CNN released the results of their latest 2016 presidential poll (ORC International; Nov. 18-20; 843 adults; 595 landline respondents; 248 via cellphone) during the Thanksgiving break, but their methodology leaves much to be desired, hence the conclusions are unreliable.
As we know, contemporary polls conducted on a national basis for a series of nomination elections that will occur more than two years into the future are merely for news consumption and have little real political value. Furthermore, polling “adults” as opposed to registered or likely voters yields even less reliability.
That being said, the data gives both New Jersey Gov. Chris Christie (R) and former Secretary of State and First Lady Hillary Clinton (D) clear leads for their respective party nominations.
According to CNN/ORC, Christie leads the GOP field of potential candidates with 24 percent support from the poll respondents. Kentucky Sen. Rand Paul is second with 13 percent; Rep. Paul Ryan (R-WI-1), the 2012 Republican Vice Presidential nominee, follows at 11 percent, and Texas Sen. Ted Cruz is the final potential contender in double-digits with 10 percent. The remainder of the field lists in the following order: Sen. Marco Rubio (R-FL) nine percent; Gov. Rick Perry (R-TX) seven percent; while former Gov. Jeb Bush (R-FL) and ex-Sen. Rick Santorum (R-PA) are tied with six percent apiece.
On the Democratic side, Clinton holds a commanding 63-12 percent advantage over Vice President Joe Biden, with Sen. Elizabeth Warren (D-MA) next in line at seven percent; New York Gov. Anthony Cuomo tallies five percent, and Maryland Gov. Martin O’Malley is even further behind with two percent. If the former Secretary of State and New York senator is not included as a candidate, the vice president then tops the field at 43 percent, followed by Warren at 17 percent, with Cuomo posting 15 percent, and O’Malley registering six percent.
Polls such as this are merely beauty contests, even when the methodology is sound. As we know, the nominations are determined from votes within individual states, governed by party rules that differ widely between the Democrats and Republicans. At no time will these candidates face each other on a national primary ballot.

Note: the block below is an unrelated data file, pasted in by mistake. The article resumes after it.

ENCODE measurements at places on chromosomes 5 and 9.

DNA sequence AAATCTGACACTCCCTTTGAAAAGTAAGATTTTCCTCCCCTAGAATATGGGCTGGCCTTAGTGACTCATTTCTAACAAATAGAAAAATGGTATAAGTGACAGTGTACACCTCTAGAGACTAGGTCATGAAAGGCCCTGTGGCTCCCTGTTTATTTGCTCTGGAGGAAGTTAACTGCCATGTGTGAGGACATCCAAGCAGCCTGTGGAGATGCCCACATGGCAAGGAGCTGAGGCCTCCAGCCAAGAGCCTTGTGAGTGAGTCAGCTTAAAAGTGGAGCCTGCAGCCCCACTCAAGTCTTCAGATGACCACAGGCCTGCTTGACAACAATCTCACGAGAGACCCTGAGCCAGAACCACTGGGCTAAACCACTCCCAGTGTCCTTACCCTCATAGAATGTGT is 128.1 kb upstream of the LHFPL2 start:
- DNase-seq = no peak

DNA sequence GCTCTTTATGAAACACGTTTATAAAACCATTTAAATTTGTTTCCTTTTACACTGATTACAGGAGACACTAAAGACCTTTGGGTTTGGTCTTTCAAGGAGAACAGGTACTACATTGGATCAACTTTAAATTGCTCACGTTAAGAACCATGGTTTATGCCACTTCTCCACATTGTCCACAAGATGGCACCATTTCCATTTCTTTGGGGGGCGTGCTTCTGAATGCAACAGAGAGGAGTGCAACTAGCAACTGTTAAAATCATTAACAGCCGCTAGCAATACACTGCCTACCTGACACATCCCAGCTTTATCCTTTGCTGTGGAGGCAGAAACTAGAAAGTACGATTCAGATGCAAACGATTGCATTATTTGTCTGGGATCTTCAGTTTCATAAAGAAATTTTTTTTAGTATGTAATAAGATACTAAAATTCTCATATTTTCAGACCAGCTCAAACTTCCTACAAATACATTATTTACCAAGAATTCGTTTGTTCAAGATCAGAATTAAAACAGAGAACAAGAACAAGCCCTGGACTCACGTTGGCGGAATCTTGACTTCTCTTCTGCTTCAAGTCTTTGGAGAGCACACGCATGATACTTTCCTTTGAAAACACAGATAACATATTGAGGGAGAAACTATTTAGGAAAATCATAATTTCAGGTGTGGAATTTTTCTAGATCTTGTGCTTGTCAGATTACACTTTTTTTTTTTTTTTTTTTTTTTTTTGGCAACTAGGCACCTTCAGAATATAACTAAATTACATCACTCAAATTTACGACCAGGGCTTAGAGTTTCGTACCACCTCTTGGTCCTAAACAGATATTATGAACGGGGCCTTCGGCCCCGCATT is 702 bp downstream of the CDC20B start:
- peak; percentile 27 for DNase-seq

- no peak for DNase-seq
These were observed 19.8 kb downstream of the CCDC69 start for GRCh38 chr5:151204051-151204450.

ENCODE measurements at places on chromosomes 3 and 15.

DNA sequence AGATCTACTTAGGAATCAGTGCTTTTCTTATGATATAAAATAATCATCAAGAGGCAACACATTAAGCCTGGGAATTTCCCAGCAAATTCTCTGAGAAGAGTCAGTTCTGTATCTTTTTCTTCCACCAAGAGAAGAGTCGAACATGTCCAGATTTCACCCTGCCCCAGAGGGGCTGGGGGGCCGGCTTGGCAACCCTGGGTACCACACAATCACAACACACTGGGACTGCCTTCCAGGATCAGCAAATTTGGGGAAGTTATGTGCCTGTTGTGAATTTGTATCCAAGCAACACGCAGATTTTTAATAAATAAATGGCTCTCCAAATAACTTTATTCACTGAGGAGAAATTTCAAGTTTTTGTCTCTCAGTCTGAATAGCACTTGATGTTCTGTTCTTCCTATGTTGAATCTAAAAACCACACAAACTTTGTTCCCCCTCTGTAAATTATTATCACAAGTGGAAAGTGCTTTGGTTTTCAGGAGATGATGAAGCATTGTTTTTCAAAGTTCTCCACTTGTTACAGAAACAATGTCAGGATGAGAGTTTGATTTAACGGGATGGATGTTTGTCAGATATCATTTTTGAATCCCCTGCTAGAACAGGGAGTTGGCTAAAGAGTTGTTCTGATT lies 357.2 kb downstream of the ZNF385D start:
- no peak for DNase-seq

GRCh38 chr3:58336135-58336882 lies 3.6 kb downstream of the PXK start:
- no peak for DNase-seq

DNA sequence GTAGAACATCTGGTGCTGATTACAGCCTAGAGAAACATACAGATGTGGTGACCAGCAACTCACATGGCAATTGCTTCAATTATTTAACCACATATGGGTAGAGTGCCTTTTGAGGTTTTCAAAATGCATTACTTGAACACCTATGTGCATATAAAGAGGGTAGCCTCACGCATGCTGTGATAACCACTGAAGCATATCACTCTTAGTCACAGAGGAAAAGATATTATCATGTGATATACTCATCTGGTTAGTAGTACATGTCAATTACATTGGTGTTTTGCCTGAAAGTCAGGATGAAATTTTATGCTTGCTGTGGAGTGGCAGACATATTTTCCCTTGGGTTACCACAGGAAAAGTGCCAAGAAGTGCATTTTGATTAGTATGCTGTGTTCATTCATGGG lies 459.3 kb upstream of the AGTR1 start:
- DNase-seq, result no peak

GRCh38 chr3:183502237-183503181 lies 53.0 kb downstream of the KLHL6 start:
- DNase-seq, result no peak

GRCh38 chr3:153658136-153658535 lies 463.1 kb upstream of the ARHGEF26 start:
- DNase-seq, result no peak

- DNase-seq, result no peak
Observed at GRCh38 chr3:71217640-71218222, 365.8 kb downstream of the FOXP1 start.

While Gov. Christie may enjoy high name identification, a strong favorability rating, and a national news media that seems willing to promote him, his prospects of actually securing the Republican nomination are faint. Having to clear strongly conservative early nominating electorates in places like Iowa and South Carolina suggests that traversing his path to victory will be onerous, because he will find it difficult to generate the early momentum that has proven so necessary to securing a presidential nomination.
Possibly the one definable insight that this CNN/ORC poll presents is Vice President Biden’s weakness within his own party. Against Clinton, the sitting VP fails to reach even the 15 percent support plateau among the respondents claiming to be Democrats or Independents who lean Democratic. Even without her running, Biden comes nowhere near obtaining even bare majority allegiance against potential opponents who possess far less name identification. This tells us that, at least within the present context, the Vice President has virtually no chance of securing the 2016 Democratic presidential nomination.
Count on seeing more national primary polls for the foreseeable future, but don’t put much stock in any of them for they test a political format that simply has no relevance.